By Rachel V. Thomas
New Delhi, Dec 12 (IANS) The pandemic-induced lockdowns and fear of Covid-19 spread pushed schools, colleges and educational institutes towards the remote form of online learning last year, and the edtech startups jumped on to the bandwagon.
As the pandemic disrupted the traditional brick-and-mortar education, the edtech startups rushed to help schools transition from offline to online.
According to KPMG, there are more than 3,500 edtech startups in India today.
India’s edtech sector is poised to become a $30 billion industry in the next 10 years, according to RBSA Advisor, a transaction advisory firm. According to the report, vigorous growth will drive the growth in the K-12 edtech opportunity in the user base.
“Amid the pandemic, students were online which led to an increased adoption of online learning tools to ensure continuity in learning. This rise has disrupted the education industry, paving the way forward for edtech startups and companies towards the future of learning,” Manan Khurma, Founder and Chairman at online maths and coding platform Cuemath, told IANS.
Reports have also shown that since the lockdown, Byju’s added over 33 million users to its platform to touch the 75 million-mark, while Unacademy’s user base tripled to 40 million users by January 2021.
In the first nine months of FY 2020-2021, UpGrad, a platform providing online courses for upskilling, grew 100 per cent in terms of number of users.
The highly competitive edtech space has seen the players develop innovative approaches towards the hybrid structure of learning that combines classroom engagement with digital learning tools to give students a more personalised approach to learning, while also promoting classroom engagement.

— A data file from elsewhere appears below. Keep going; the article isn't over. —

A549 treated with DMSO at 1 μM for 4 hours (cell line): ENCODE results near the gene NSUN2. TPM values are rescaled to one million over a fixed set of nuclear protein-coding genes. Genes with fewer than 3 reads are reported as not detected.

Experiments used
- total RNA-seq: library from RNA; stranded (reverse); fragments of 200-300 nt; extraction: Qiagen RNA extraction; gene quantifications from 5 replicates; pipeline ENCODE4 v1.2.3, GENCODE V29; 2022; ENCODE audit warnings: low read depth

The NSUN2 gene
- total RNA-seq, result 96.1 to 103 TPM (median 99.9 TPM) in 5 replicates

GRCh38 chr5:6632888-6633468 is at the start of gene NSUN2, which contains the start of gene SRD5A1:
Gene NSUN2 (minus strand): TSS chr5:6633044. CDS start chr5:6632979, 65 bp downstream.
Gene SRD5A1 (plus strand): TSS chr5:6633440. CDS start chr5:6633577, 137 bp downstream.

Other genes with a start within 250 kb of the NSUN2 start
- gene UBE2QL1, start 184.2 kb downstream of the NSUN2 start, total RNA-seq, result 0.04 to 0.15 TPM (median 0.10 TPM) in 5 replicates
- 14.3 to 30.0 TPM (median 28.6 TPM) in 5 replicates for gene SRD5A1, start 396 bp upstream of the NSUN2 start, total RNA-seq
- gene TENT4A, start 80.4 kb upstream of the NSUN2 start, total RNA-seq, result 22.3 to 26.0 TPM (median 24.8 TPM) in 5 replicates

“We as an industry worked together to address the long-standing issue of quality education being affordable and accessible to the mobile-first generation. Not only is the industry supporting the school curriculum and assisting candidates with exam preparation, but it is also underlining the value of extracurricular activities,” said Vamsi Krishna, CEO and Co-founder, Vedantu.
The use of advanced technologies such as AI/ML, AR/VR along with content analytics is the future of edtech, resulting in improved learning outcomes.
“New concepts such as gamification, machine learning enhanced by data analytics will intensify as primary technological drivers of the EdTech revolution and the wider trend of personalisation,” Khurma added.
The National Education Policy (NEP), introduced by the HRD Ministry in the FY 2020-2021, integrates with edtech that can lead towards inclusive, cohesive, and productive education in the country. The NEP recognises the role of technology in making education more effective, and also for imparting training to teachers for creation of high-quality online content.
However, the tier 2 and 3 markets and rural India with patchy internet connectivity are going to be extremely crucial for the future penetration of education.
Further, the lack of uniform government policies, financial incentives for research and innovation in the edtech space are some of the impediments to the growth trajectory of this sector. Another major concern is the absence of a regulatory body for the sector.
“EdTech is a new segment that is emerging very rapidly. Within online higher education – while there are no regulatory bodies in edtech yet – higher education is governed by regulations laid down by the University Grants Commission (UGC) and the Ministry of Education (MoE). These regulations also apply to higher EdTech companies who need to abide by these rules to uphold the standards of higher education,” Mayank Kumar, Co-founder and MD, upGrad, told IANS.
A comprehensive ed-tech policy that provides access to learning, especially to disadvantaged groups; facilitates teacher training and continuous professional development; along with improvement in governance systems including planning, management, and monitoring processes will be key for the sector to grow.
(Rachel V. Thomas can be contacted at firstname.lastname@example.org)